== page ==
Wrong-patient and wrong-study events in radiology can be reduced by implementing a two-person verification system, according to a recent study published in the American Journal of Roentgenology.
Eva Ilse Rubio, MD, and Laurie Hogan from the Children’s National Health System department of radiology analyzed the impact of introducing a two-person patient and study verification system to a radiology department.
The verification system itself, eventually named “Rad Check,” was designed to be easy to learn and simple to use. Two individuals—technologists, nurses, physicians, transporters, desk clerks, or any health care professional—read the patients name and medical record number to confirm the study and then verbally confirm the study scheduled to be performed. It takes an average of 12.5 seconds to complete the Rad Check system.
The authors examined data from January 2009 to December 2014, gaining perspective from before and after Rad Check was introduced in July 2012.
Overall, there were 45 wrong-patient or wrong-study events from January 2009 to December 2014. Sixty-four percent of the incidents were wrong-study events, and 36 percent were wrong-patient events.
A total of 36 events were recorded in the 42 months before Rad Check implementation, which is approximately one error every 35 days. In the 30 months after implementation, nine events were recorded, or approximately one every 101 days.
There was not a single wrong-patient or wrong-study event in all of 2014.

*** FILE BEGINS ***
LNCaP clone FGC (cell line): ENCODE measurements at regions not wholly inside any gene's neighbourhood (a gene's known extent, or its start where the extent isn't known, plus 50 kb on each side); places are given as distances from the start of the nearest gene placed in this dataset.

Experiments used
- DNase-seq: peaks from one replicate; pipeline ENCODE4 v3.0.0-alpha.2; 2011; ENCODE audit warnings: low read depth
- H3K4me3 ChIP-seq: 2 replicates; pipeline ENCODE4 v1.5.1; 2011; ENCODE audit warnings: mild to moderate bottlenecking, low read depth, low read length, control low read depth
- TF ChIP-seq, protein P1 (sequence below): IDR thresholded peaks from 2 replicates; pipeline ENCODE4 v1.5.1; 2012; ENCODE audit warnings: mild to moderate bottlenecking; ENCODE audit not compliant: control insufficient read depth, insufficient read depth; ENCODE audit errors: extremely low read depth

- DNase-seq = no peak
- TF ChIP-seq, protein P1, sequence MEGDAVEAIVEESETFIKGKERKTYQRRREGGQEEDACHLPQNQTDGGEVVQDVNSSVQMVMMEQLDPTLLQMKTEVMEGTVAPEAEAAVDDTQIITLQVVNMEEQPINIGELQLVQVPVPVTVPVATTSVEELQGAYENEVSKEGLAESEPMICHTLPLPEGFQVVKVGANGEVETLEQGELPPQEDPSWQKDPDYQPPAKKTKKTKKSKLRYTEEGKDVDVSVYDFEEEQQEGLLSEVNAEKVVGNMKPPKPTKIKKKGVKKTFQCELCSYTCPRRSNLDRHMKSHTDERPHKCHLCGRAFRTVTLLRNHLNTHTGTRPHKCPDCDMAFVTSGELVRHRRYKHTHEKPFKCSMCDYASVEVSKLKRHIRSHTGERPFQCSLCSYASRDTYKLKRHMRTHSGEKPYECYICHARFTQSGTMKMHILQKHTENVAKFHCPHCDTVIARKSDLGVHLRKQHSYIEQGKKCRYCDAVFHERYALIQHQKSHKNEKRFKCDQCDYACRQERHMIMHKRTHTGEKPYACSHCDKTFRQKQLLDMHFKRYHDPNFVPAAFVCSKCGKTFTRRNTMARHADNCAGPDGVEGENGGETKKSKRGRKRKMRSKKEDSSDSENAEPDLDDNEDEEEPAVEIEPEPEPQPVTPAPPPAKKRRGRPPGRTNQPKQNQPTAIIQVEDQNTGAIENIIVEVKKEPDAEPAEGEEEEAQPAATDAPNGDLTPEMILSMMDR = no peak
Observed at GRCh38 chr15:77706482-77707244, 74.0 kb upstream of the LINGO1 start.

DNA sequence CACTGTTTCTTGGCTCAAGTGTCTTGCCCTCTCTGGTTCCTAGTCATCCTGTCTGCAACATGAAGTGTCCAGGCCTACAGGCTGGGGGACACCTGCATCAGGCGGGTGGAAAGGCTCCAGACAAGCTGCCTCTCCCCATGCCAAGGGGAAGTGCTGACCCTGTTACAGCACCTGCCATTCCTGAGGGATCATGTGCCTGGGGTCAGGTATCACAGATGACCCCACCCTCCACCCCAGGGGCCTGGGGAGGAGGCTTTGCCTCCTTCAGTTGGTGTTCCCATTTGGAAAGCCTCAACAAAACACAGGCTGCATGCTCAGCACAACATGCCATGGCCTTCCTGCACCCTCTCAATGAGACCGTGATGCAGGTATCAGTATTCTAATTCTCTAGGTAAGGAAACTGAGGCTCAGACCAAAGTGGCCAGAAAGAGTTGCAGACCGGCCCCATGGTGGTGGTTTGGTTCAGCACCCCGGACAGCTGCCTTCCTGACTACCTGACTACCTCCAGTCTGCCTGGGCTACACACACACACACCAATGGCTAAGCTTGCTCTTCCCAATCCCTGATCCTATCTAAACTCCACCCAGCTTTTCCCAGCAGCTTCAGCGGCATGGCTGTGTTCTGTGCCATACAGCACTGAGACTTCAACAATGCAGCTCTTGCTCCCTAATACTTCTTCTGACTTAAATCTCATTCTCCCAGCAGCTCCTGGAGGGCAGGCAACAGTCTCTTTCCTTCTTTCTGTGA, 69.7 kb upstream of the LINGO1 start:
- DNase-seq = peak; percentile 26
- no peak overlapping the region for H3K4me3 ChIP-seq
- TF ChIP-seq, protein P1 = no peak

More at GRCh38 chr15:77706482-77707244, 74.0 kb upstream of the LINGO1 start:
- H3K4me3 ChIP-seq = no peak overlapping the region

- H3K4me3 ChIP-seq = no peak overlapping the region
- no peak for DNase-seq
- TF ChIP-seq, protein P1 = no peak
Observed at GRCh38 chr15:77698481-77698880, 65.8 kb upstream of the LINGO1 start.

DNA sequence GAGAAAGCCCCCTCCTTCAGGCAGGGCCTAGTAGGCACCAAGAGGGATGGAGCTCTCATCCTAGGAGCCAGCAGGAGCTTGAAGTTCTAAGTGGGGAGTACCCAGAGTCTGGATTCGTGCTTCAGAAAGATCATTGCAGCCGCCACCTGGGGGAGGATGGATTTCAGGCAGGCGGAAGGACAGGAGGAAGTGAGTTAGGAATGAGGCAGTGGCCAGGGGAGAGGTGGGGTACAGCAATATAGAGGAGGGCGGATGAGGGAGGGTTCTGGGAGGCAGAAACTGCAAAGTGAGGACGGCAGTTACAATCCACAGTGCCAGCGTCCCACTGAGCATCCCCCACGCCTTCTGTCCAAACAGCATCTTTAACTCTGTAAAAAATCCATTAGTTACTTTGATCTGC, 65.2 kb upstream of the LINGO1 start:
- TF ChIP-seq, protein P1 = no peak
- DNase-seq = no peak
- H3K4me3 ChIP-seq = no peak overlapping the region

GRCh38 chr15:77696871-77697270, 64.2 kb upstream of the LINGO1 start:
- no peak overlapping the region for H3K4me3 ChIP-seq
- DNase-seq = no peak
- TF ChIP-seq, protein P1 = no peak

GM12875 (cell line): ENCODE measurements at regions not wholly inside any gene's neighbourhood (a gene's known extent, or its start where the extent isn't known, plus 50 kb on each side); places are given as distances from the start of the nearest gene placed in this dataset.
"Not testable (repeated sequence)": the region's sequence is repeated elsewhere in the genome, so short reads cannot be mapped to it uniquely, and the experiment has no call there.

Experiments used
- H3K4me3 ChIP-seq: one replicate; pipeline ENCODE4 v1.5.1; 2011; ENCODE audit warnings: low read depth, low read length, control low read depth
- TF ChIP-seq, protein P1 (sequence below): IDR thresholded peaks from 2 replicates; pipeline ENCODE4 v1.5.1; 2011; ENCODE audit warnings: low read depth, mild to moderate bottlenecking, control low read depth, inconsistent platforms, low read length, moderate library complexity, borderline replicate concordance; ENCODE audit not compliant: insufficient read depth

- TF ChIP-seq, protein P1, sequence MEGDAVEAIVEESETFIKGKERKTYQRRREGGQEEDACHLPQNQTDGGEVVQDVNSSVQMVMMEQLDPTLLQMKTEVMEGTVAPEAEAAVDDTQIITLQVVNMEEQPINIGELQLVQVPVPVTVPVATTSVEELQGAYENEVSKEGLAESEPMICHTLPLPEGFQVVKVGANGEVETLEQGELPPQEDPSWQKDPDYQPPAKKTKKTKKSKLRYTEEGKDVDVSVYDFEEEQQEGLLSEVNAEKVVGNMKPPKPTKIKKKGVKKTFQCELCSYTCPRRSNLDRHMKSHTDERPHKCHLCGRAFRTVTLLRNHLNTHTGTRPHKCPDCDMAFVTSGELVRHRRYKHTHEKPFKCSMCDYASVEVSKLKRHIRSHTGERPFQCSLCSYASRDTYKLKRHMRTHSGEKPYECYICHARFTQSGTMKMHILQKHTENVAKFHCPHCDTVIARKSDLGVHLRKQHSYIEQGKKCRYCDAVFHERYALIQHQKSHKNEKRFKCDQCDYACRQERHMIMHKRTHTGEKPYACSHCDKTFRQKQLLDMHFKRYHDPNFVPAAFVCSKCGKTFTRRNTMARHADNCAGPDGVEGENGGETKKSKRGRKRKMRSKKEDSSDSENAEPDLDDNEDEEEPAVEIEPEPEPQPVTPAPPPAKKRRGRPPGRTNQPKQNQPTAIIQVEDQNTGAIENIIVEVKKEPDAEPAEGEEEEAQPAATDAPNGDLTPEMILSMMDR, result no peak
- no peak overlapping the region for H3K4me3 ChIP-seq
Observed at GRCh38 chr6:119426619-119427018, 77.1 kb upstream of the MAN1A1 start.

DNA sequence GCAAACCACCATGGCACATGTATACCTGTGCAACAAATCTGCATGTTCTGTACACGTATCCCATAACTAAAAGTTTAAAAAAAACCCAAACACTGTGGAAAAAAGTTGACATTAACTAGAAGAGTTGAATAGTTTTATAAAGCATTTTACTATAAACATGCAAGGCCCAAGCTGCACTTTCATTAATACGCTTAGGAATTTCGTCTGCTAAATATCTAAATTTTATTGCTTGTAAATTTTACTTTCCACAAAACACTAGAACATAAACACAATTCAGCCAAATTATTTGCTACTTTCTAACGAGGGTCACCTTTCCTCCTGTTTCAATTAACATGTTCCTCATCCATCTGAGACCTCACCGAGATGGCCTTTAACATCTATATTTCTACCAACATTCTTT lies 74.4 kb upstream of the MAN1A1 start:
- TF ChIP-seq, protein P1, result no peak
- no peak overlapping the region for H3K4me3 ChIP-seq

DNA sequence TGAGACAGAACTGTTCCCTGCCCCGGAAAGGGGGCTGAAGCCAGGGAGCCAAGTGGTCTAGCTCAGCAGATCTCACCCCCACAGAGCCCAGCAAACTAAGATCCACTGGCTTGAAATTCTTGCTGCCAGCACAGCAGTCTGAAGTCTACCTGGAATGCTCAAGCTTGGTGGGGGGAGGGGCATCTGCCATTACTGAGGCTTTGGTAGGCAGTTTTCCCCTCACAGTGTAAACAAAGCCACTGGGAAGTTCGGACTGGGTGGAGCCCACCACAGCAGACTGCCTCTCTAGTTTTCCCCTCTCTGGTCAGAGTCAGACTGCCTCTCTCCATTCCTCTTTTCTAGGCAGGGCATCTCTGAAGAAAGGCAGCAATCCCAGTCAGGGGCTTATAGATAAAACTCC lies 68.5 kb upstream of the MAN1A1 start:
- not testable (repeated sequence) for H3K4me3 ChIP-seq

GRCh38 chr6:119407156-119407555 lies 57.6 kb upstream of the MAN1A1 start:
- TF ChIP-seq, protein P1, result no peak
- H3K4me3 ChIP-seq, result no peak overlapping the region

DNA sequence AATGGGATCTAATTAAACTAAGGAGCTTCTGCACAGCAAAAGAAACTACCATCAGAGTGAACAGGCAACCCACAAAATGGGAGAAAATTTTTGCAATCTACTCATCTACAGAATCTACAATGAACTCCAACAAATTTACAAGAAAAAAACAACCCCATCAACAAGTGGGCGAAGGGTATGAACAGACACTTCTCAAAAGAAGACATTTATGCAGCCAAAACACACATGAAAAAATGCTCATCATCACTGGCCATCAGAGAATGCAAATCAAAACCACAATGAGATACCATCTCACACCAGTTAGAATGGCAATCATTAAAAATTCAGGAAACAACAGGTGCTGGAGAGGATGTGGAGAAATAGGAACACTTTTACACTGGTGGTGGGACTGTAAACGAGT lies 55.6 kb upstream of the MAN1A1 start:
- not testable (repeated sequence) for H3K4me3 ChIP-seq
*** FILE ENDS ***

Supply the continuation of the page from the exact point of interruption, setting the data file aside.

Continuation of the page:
“The Rad Check process is simple and flexible and has the potential to significantly reduce errors if implemented in a clear and stepwise fashion; we were able to achieve more than 410 consecutive error-free days and believe that it is possible to nearly eliminate these types of errors, substantially improving patient safety in our department,” the authors wrote. “We encourage the radiology community to consider wrong-patient or wrong-study errors as the next never event.”
The authors also explained that implementing and tracking verification systems such as Rad Check can lead to various issues. For example, if a department tracked wrong-patient and wrong-study events publicly, it would lead to the technologists feeling “unanticipated significant distress” if they were technically responsible for a mistake.
“The fear of public embarrassment will suppress error reporting,” the authors wrote. “Protecting the identity of staff members associated with errors is essential. Promoting the importance of error documentation to support the department's goal of finding a solution to wrong-patient or wrong-study errors and deemphasizing the individual's error will facilitate a culture of safety. The focus should remain on developing the optimal system for error reduction.”
The authors also warned against creating a system that punishes technologists for wrong-patient or wrong-study events.
“The consequences of committing an error should be carefully considered ahead of time; disciplinary actions are also likely to drive error reporting underground,” the authors wrote. “Project success will be false, and the process can breed resentment.”